One of the best advantages of taking on freelance 3D design work is being able to do the work you love on your own terms. If you are just entering the world of Designer For Hire then you are probably new to figuring out what those terms are. Luckily there are numerous resources for for figuring out how to set your rates as a designer. We haven’t included numbers in this post because determining your fees, rates or pay structure is an individual endeavor. It pays to do you research and to talk with others in your industry, and fortunately we’ve a great community of them here on our forums!
–It’s your job to communicate your value and educate your customer.
In addition to doing “the work” once the brief is agreed upon and the contract is signed, a big part of your job as a designer for hire is to educate your client on their options, processes, costs and most importantly, the value of what you do. The client is hiring you because they are not a designer and they may not always understand how the design process works.
–Create a formula for determining your basic hourly rate.
What you charge will depend on the demand for your 3D modeling and printing skills, your level of experience with the type of product and materials, and will vary from client to client. To begin charging prices that you are confident in, it’s worth doing a quick calculation of how much you’d ideally like to make. The equation, which is adapted from Freelancers Union’s excellent resource on the topic, is this:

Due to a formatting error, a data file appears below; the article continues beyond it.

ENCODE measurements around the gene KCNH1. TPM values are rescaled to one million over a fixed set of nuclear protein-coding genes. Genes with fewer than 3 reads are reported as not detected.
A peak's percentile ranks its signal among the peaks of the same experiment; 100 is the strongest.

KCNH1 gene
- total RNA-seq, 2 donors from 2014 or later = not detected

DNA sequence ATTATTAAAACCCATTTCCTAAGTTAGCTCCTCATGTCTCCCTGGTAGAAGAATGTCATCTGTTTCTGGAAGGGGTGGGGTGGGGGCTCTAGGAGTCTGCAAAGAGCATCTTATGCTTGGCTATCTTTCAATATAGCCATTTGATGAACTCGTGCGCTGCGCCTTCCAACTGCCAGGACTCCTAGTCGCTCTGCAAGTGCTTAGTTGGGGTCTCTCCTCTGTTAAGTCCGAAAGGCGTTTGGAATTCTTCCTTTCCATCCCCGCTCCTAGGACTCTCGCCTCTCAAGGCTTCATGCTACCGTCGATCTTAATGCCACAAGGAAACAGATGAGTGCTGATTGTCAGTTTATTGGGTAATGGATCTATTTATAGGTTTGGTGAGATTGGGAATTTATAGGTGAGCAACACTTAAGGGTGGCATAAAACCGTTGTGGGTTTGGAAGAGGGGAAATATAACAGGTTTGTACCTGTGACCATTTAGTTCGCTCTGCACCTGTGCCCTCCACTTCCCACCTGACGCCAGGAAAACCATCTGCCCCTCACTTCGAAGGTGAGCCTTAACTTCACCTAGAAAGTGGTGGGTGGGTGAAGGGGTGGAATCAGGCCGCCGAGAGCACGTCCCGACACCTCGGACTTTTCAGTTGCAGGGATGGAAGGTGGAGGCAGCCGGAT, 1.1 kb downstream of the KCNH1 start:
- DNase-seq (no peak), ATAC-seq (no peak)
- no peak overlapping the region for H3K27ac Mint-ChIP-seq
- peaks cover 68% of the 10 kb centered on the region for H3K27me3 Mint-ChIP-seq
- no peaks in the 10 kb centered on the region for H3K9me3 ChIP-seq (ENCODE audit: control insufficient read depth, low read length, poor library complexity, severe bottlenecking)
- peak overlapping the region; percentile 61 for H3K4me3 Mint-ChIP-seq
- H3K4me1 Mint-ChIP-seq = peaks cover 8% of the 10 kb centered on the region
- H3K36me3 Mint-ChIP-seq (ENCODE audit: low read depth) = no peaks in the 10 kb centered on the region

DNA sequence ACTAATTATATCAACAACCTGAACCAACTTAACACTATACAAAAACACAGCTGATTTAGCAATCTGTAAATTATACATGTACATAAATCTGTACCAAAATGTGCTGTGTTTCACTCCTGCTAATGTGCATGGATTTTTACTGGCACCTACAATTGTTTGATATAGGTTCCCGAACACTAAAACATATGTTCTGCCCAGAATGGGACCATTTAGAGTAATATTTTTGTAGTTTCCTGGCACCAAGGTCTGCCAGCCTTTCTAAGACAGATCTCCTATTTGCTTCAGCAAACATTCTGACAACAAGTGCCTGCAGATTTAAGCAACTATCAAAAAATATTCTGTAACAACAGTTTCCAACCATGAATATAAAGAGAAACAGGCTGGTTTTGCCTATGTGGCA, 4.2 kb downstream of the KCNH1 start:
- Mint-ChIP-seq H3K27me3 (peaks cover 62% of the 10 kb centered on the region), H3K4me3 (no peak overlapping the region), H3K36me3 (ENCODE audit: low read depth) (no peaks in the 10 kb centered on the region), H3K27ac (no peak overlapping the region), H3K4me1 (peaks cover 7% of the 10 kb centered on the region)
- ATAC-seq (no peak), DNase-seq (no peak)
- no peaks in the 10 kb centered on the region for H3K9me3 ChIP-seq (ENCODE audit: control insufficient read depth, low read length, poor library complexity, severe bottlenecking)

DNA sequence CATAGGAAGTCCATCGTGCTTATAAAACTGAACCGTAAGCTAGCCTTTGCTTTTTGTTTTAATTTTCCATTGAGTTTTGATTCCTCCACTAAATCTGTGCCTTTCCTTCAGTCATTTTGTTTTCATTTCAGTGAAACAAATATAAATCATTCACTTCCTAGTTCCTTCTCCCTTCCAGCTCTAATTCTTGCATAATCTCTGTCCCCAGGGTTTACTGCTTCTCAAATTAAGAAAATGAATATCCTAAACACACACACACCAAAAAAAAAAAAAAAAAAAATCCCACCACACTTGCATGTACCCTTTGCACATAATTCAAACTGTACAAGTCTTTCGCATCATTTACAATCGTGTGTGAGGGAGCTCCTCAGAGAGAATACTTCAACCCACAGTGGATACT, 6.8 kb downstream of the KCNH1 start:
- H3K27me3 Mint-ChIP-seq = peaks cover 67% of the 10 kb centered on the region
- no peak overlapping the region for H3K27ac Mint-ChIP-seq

(annual salary + annual profit) ÷ annual billable work hours = your basic hourly rate
Annual salary should what you would pay yourself if you were your boss. Annual profit is what you would like to make in compensation on top of being paid for time working. Billable hours should be determined by how much you will actually be working, so factor in weekends and having full-time job if that’s your scenario. This will give you a starting number with which you can work.
–Decide if you want to charge by hourly rate, daily rate or by project/package rate.
With their calculator, Freelancers Union has a rather simple comparison list for each of these rates along with this advice: “After you figure out your basic hourly rate, it’s time to figure out how you’re going to present this fee to clients in a contract. (Yes, contract! All freelancers need contracts. Please work with a contract.)” Once you have used the equation to price your time, skill and you can choose to provide a quote in the form of an hourly, day, or per project rate. The summary is that an hourly rate is good for simplicity and a job scope that may change. A day rate is good for taking on a small project that wouldn’t be cost-effective otherwise. A per-project or package rate is helpful if you want to publicly post your prices and lets the client feel in control of the costs.
–Get a budget from client but also do market research.
It seems obvious but knowing what percentage of their budget they’ve allocated for design will help you set your price. If they are new to hiring a 3D designer they may not have an idea of what they should budget.
TL;DR? Communicate your value, determine your basic day rate, evaluate each job with your criteria, use a contract. We’ll have more tips on successful designing for hire along the way but here’s hoping this will get you started confidently pricing your skilled work. Happy designing!